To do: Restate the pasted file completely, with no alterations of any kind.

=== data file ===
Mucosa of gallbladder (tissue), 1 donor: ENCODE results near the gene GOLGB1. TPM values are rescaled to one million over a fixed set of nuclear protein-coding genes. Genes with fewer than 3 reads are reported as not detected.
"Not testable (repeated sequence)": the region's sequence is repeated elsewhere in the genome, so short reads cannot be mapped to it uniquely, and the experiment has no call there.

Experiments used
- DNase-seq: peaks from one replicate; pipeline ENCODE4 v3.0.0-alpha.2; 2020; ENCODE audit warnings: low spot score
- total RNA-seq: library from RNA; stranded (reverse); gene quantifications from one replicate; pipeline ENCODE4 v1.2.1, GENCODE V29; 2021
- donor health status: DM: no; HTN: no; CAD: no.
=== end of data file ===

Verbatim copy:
Mucosa of gallbladder (tissue), 1 donor: ENCODE results near the gene GOLGB1. TPM values are rescaled to one million over a fixed set of nuclear protein-coding genes. Genes with fewer than 3 reads are reported as not detected.
"Not testable (repeated sequence)": the region's sequence is repeated elsewhere in the genome, so short reads cannot be mapped to it uniquely, and the experiment has no call there.

Experiments used
- DNase-seq: peaks from one replicate; pipeline ENCODE4 v3.0.0-alpha.2; 2020; ENCODE audit warnings: low spot score
- total RNA-seq: library from RNA; stranded (reverse); gene quantifications from one replicate; pipeline ENCODE4 v1.2.1, GENCODE V29; 2021
- donor health status: DM: no; HTN: no; CAD: no.